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Children's ministry pastor Chris Reinolds unpacks three fundamental issues facing ministry to families.

When you think of challenges in family ministry, your first thoughts may surround logistical matters:  There are not enough gold fish for the preschool, the flannel graph of Moses has been lost, or one of the speakers went out in the youth wing.  While these are challenges that family ministries face, they are not the most pressing.  Over the course of eight years of serving in family ministry, I have noticed that there are three fundamental challenges that ministries to families face.

1.  People believe that educators are responsible for the moral, spiritual, and educational formation of their children.

  • This idea has rooted itself in the local church because parents turned their God-given responsibility over someone else. The Bible is clear:

    Train up a child in the way he should go; even when he is old he will not depart from it. (Proverbs 22:6 ESV)

    You shall love the LORD your God with all your heart and with all your soul and with all your might. And these words that I command you today shall be on your heart. You shall teach them diligently to your children, and shall talk of them when you sit in your house, and when you walk by the way, and when you lie down, and when you rise. You shall bind them as a sign on your hand, and they shall be as frontlets between your eyes. You shall write them on the doorposts of your house and on your gates. (Deuteronomy 6:5-9 ESV)

    This happened because of a cultural shift in our nation.  Dr. Paul Hiebert, while analyzing his Mennonite background, stated that one generation of the Mennonite people believed the Gospel, the next assumed the gospel, and the following generation denied the Gospel.  When I read his statements, it made me think of the family.  The first generation believed that it was their responsibility to teach their children, the next assumed the responsibility but passed to work off to someone else, and now the current generation is, in large part, denying their role in the process.  Hard to believe?  Check out some information that I gathered on the next generation of parents.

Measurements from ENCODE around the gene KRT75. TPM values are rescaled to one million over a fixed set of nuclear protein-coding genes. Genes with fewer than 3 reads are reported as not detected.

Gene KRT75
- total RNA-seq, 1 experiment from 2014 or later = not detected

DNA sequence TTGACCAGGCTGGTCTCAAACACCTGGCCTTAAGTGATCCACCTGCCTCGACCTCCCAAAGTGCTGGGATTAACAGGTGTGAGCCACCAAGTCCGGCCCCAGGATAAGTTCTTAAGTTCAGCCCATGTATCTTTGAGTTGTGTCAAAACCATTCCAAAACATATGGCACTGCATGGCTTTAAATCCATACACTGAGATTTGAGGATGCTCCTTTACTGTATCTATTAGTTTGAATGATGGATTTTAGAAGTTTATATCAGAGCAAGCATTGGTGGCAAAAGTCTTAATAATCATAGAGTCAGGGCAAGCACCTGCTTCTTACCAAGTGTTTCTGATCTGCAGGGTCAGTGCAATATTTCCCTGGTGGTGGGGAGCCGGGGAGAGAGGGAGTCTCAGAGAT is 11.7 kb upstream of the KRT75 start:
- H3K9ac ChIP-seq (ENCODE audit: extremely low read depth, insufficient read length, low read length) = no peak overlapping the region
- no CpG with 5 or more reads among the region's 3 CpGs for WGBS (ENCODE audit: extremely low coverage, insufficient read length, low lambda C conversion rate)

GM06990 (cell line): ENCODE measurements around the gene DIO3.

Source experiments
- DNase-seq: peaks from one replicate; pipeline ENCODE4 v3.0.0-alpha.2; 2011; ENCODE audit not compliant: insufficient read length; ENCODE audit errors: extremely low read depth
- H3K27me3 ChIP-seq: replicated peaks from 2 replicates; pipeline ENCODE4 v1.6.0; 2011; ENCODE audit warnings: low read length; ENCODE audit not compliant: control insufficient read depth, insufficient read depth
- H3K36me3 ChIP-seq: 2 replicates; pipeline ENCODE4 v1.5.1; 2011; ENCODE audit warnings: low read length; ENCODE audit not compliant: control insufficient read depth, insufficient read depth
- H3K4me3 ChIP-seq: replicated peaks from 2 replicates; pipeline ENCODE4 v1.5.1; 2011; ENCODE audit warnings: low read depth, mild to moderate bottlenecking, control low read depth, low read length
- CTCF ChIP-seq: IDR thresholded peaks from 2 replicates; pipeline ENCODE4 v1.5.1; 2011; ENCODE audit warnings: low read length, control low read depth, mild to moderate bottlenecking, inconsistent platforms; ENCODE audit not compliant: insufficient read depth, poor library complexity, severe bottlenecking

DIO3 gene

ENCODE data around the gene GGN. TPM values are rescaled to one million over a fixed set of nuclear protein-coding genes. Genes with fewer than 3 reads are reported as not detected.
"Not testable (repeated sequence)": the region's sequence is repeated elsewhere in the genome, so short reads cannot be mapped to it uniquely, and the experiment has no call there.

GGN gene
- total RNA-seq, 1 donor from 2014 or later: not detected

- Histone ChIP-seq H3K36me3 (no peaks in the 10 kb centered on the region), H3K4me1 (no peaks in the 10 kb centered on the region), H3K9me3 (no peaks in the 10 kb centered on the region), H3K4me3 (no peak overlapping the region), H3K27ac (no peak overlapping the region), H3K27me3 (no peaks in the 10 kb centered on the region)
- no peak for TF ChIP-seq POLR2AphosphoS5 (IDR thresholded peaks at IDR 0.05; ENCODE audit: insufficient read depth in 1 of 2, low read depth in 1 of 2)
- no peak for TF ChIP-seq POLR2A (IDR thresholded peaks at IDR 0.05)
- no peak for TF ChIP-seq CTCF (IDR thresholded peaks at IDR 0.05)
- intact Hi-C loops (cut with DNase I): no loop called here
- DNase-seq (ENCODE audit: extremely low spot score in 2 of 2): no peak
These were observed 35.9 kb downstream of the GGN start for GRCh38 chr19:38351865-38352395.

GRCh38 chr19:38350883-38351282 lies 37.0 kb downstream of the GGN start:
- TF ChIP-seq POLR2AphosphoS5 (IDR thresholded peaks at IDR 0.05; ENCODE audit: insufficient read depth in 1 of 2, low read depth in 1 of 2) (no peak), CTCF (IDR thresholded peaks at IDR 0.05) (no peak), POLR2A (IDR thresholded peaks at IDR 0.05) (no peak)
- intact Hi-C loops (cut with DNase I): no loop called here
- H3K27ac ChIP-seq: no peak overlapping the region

One of the most difficult challenges in family ministry is teaching parents that they are THE means of cultivating Christ into the lives of their children.  When I sit down after a child has made a POF, I make sure I tell the parents about their Biblical responsibility to their children.  Why?  Because I want them to take ownership of their parental role.  They have lost their identity as it pertains to their role in discipling their children.  But this isn’t solely their fault.

2.  The “church” redefined a pastor as a minister/director.

  • “In today’s culture, typically, churches hire a pastor to do ministry.  Biblically, pastors train people to do ministry.  The Lord personally gives His church pastors-teachers to prepare His people for ministry so that the body of Christ is unified and healthy” – Eric Geiger